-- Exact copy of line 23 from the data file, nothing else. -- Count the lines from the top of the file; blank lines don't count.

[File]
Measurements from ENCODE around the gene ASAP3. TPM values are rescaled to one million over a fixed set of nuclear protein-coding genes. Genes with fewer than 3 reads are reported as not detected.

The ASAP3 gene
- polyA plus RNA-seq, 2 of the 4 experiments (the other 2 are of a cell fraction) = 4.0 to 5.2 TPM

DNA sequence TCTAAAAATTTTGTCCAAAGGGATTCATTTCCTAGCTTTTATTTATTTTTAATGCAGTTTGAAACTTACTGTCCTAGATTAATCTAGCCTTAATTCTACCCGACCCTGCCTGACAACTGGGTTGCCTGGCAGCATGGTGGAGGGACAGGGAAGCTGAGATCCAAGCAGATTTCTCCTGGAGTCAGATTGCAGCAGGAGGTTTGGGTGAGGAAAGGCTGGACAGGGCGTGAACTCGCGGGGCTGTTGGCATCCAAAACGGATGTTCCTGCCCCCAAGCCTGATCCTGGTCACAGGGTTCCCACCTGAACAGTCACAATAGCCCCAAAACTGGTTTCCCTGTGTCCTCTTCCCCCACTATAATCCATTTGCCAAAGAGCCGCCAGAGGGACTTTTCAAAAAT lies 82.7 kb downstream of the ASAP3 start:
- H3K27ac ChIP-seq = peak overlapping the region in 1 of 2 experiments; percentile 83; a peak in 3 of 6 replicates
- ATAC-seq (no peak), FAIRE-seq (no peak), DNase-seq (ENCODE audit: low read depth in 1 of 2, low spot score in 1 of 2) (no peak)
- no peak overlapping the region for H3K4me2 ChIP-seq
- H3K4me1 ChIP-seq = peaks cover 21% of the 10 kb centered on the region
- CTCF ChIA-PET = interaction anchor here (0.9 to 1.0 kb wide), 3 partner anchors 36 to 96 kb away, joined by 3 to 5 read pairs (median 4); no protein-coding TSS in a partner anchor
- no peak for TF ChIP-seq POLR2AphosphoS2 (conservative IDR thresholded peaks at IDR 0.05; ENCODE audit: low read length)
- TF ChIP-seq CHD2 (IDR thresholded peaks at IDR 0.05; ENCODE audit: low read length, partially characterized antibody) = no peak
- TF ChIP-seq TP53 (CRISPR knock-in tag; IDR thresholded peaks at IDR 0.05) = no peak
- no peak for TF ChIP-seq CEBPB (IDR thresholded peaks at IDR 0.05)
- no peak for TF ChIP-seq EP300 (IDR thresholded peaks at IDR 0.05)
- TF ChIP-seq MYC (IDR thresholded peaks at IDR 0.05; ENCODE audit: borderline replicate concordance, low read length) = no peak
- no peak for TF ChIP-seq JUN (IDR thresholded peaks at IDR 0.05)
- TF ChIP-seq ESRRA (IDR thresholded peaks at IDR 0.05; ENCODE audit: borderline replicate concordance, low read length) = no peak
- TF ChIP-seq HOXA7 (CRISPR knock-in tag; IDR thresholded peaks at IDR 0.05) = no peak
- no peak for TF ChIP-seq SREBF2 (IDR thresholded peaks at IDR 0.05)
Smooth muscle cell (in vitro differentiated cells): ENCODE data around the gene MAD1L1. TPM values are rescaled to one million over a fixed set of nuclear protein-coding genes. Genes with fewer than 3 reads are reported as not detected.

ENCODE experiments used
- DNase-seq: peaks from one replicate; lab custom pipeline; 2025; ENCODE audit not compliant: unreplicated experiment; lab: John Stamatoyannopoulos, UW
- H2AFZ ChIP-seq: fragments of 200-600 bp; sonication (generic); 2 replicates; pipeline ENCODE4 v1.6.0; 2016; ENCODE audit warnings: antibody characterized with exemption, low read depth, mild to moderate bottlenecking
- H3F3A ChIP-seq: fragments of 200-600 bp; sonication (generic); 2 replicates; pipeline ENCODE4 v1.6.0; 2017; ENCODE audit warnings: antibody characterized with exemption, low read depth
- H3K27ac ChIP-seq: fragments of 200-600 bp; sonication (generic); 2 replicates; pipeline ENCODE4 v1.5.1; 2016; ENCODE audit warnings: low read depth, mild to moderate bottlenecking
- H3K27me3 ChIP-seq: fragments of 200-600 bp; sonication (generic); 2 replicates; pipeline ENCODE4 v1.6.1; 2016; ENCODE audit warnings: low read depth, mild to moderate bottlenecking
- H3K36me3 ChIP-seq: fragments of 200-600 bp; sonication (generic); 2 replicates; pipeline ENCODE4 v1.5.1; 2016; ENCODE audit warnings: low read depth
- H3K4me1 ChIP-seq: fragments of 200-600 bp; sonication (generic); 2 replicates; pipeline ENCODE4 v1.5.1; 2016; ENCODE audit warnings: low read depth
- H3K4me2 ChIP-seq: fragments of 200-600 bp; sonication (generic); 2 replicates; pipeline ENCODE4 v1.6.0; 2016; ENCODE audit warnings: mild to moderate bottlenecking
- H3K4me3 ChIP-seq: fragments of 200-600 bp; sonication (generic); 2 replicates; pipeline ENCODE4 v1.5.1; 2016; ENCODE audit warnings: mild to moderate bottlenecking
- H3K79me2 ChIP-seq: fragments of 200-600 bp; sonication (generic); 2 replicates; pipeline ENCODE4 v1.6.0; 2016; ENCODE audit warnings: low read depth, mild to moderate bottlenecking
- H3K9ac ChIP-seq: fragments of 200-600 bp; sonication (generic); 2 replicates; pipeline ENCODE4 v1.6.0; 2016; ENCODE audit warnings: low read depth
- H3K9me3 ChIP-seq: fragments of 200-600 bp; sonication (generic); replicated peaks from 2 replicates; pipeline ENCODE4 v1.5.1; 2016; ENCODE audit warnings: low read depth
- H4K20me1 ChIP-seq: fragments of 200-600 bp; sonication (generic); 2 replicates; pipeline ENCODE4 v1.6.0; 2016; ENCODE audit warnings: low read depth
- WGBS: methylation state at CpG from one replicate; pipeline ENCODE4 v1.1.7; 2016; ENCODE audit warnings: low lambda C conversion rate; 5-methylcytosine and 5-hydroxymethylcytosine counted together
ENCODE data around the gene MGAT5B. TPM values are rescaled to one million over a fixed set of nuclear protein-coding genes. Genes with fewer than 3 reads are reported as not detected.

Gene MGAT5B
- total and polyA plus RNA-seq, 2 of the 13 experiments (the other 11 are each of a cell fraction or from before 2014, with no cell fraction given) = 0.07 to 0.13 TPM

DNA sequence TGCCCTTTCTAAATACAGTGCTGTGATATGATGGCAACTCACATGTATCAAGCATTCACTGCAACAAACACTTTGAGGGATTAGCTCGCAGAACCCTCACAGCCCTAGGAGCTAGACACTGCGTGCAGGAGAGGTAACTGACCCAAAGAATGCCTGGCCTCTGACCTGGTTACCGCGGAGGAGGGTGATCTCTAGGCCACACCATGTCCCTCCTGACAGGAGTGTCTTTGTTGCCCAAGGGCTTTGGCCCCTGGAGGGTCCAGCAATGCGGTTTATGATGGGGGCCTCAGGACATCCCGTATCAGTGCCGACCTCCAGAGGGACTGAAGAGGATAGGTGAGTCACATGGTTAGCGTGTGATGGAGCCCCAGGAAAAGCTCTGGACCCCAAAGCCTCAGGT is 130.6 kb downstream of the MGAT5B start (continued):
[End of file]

- H2AFZ ChIP-seq: fragments of 200-600 bp; sonication (generic); 2 replicates; pipeline ENCODE4 v1.6.0; 2016; ENCODE audit warnings: antibody characterized with exemption, low read depth, mild to moderate bottlenecking